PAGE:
Brexit does not pose any immediate economic problem in the short term as was the case with 2008 global financial crisis, feels Rakesh Mohan, Brookings India Distinguished Fellow and former Executive Director at the International Monetary Fund.
In an interview to CNBC-TV18, Dr Mohan said it is important to calm market sentiment. A big job lies ahead for market regulators and central bankers to allay investor fear by assuring necessary liquidity supply when needed, he adds.
Below is the verbatim transcript of the interview.
CNBC-TV18: What a different story it has turned out to be. The expectation yesterday [on Wednesday, 22 June 2016] was that the ‘remain’ camp will prevail but that is not to be, the UK has now decided to exit the European Union (EU). Despite the fact that the EU at this point in time seems to be putting up a brave front, you have got Donald Tusk coming out and say that all 27 leaders are together and we will take the EU forward. What does this mean in the short-term? I will come to the long-term implications because everyone is still trying to grapple with what this eventuality means. However, in the short-term how do you see this impacting global markets?
Dr. Mohan: It clearly has come as a big shock whereas earlier in the week there was more expectation that the Brexit vote was going to prevail but then last couple of days it had reversed to expectations of the remain vote winning it. So, it did come as a big shock this morning and especially with the margin of the vote for 52 percent to 48 percent and also that within the UK, most of England except for London, voted to exit whereas Scotland and Ireland voted to remain.
The reason I mention that is that what that apart from the immediate fallout one has to start thinking in the longer term what impact it has and we can see today that many markets have fallen. We are yet to see what happens in New York, in the US markets, Wall Street, but I think that one does need to be a little more cautious over interpreting the impact of this in the short-term. Unlike the 2008 crisis when there were indeed objectives and specific problems and very serious problems in the financial sector in terms of a bubble bursting and sub-prime and all that, right now there is no immediate economic problem in the short-term resulting from this.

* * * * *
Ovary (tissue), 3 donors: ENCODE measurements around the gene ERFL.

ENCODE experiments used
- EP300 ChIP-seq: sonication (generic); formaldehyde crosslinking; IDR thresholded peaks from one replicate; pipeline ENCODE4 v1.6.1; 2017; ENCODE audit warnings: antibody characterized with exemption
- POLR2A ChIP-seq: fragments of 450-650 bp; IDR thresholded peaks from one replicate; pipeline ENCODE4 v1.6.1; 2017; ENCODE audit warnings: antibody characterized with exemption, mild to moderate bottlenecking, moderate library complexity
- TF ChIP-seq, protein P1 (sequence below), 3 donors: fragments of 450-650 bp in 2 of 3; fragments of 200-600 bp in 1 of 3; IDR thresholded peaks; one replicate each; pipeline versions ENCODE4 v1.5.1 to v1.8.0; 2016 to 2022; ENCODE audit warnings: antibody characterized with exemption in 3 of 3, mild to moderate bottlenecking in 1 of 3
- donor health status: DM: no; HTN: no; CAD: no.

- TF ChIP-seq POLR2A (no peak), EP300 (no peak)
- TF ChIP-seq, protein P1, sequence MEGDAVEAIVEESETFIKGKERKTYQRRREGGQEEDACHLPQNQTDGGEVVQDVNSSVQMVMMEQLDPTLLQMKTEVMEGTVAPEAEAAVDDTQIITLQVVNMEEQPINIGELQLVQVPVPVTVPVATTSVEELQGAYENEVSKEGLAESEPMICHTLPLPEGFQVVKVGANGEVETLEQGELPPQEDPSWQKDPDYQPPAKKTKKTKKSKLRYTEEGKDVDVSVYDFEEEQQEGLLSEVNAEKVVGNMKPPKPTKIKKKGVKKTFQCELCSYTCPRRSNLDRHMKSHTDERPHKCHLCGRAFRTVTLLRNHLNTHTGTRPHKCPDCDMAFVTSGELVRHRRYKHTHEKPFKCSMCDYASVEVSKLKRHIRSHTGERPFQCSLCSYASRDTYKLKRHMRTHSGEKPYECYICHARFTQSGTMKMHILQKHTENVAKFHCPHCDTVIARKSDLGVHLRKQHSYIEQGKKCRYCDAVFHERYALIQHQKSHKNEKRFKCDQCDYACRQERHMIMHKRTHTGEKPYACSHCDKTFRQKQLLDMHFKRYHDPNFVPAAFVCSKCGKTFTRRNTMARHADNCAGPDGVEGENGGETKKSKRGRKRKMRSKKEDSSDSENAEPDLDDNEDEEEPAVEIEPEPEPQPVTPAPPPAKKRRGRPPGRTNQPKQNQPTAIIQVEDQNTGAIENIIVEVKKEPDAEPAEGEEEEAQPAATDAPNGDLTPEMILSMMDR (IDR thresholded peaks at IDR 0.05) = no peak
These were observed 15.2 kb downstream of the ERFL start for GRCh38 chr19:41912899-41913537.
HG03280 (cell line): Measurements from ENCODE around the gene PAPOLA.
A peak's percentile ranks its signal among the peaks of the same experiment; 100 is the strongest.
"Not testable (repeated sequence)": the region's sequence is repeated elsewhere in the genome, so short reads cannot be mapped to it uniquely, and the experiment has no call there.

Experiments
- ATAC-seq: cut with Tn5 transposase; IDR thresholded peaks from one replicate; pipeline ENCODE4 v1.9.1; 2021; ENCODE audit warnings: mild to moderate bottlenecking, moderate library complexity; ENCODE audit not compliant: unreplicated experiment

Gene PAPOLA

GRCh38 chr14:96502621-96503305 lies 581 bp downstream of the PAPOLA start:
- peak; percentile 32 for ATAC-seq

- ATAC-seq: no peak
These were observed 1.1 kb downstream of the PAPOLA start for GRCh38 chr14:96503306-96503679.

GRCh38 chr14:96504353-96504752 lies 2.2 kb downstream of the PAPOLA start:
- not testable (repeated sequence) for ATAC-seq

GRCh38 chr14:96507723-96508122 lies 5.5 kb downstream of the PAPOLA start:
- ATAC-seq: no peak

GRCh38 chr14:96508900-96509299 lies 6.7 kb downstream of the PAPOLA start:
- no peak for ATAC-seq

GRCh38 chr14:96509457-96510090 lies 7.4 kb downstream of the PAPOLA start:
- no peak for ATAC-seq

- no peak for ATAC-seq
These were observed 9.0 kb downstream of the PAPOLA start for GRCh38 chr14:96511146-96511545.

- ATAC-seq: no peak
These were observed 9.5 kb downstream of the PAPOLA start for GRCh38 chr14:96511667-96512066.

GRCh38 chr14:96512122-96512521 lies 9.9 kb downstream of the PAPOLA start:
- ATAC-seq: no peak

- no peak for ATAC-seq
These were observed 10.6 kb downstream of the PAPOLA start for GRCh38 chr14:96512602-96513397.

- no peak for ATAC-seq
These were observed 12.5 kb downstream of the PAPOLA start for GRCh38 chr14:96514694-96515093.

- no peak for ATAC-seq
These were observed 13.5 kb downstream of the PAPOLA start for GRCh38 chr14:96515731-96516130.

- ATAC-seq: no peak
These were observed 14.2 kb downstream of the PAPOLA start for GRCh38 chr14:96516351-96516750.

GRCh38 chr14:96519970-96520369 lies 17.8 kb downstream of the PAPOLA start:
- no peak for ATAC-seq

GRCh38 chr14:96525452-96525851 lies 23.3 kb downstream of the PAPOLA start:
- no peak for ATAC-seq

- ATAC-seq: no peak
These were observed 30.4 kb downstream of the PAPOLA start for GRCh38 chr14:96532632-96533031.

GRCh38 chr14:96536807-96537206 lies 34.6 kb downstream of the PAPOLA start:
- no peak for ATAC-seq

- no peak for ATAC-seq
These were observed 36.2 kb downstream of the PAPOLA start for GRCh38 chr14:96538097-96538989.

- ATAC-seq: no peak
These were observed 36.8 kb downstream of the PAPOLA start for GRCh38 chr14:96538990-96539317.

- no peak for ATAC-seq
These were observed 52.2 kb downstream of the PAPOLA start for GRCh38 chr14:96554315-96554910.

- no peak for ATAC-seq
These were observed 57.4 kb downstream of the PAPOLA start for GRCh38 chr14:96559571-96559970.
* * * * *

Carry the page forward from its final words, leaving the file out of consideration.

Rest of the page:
So, it is all to do with sentiment in the markets and I think that the role of the authorities, the 27 member government of the euro zone, 18 of the euro zone and others in the EU and also the central banks everywhere in the world and securities regulators, etc, they do have a very big job in the coming days to calm markets because as I said, there is no objective immediate short-term problem as far as financial markets are concerned but sentiment of course is a big issue.
CNBC-TV 18: Let me just take that point forward and ask you about the role that central bankers can now play because we had the RBI Governor Raghuram Rajan on the show short while ago and he was talking about the perils of over forecasting this event because we are still trying to understand the full implications. While there is going to be the need for coordinated central bank action, what can central bankers really do at his point in tim; we have had Mark Carney coming out and talking about providing liquidity support, in India the RBI Governor pretty much saying the same thing, the Fed, the possibility now that any possible rate hike is off the table given what has turned out with the Brexit vote. How do you see central bankers reacting now and responding to this?
Dr. Mohan: Exactly what you quote Mark Carney and Raghuram Rajan saying that when markets are falling for this kind of a sentiment reason, then obviously what you need to correct is the sentiments and the kind of shockwaves that are going through the market. Therefore, it is the assurance of liquidity support in domestic currency and then also through the swap arrangements, so, since 2008-2009 crisis, the main central banks in the world that is the US Federal Reserve, the European Central Bank (ECB), Bank of England, the Swiss National Bank, the Bank of Japan and so on, all are standing swap arrangements.
Read the complete transcript of the interview here.
This article first appeared on Moneycontrol.com and CNBC-TV18 on 24 June 2016. Like other products of the Brookings Institution India Center, this is intended to contribute to discussion and stimulate debate on important issues. The views are those of the author. Brookings India does not hold any institutional views.